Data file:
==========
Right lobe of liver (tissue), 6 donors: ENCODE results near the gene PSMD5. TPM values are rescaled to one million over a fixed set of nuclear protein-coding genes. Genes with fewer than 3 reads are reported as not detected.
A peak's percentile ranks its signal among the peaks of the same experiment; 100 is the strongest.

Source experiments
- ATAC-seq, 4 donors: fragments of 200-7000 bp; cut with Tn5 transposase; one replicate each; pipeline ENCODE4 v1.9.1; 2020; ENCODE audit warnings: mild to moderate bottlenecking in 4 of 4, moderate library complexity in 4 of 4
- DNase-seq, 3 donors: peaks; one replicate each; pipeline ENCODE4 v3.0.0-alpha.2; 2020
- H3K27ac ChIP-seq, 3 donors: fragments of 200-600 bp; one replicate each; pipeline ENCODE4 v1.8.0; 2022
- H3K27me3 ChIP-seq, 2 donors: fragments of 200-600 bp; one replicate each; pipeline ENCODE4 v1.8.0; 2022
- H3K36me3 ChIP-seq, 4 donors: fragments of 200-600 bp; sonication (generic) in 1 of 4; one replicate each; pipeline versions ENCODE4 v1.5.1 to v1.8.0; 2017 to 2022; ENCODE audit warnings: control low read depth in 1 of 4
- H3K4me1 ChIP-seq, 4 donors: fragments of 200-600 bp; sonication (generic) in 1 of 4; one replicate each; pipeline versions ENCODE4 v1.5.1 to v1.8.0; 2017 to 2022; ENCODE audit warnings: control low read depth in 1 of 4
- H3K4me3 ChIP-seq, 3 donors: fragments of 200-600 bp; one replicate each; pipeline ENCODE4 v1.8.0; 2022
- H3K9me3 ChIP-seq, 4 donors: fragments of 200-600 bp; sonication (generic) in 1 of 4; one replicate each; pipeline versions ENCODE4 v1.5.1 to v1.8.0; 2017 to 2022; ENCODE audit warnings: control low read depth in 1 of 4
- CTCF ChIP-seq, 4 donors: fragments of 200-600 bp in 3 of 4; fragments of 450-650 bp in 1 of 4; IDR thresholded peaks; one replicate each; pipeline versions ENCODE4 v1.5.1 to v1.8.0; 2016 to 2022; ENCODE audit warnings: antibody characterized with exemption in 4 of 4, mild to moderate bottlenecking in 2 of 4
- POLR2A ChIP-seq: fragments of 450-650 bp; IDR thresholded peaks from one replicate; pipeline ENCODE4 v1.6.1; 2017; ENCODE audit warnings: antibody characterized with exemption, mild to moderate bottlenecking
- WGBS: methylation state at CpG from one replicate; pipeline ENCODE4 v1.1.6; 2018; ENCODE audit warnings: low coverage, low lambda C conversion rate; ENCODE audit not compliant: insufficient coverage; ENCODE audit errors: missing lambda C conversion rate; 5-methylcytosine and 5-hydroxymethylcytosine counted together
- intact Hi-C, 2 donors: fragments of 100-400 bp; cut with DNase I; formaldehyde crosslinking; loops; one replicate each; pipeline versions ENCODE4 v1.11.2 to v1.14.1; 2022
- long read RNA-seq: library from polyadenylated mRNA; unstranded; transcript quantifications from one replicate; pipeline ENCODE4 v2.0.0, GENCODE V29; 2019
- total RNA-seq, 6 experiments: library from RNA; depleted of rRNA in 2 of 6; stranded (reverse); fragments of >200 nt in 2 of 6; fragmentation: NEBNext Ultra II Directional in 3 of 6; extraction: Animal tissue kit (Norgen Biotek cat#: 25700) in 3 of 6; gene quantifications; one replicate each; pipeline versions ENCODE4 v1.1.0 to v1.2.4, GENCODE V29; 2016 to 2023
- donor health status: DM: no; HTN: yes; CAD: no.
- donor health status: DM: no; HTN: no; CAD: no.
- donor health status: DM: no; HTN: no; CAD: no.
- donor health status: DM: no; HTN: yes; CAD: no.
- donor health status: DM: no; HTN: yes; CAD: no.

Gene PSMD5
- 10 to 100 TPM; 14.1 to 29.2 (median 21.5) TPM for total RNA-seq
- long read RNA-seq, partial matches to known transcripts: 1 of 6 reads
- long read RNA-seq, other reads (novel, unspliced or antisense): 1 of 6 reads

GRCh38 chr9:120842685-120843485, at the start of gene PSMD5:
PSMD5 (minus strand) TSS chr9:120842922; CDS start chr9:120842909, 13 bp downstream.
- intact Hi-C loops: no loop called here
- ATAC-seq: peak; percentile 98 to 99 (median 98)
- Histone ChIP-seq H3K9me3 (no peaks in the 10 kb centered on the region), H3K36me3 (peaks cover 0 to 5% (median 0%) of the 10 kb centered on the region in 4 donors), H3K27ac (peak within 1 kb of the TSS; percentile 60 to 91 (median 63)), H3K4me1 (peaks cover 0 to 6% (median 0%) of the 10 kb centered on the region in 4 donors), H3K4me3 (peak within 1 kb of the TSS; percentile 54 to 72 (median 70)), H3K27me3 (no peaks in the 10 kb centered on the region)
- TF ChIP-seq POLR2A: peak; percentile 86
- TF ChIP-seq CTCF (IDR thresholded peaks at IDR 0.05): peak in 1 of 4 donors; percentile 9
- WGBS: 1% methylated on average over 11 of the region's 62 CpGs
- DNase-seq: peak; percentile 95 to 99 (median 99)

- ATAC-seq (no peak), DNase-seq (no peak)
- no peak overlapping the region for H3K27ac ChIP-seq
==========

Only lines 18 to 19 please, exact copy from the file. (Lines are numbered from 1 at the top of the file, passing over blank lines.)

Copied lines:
- donor health status: DM: no; HTN: yes; CAD: no.
- donor health status: DM: no; HTN: no; CAD: no.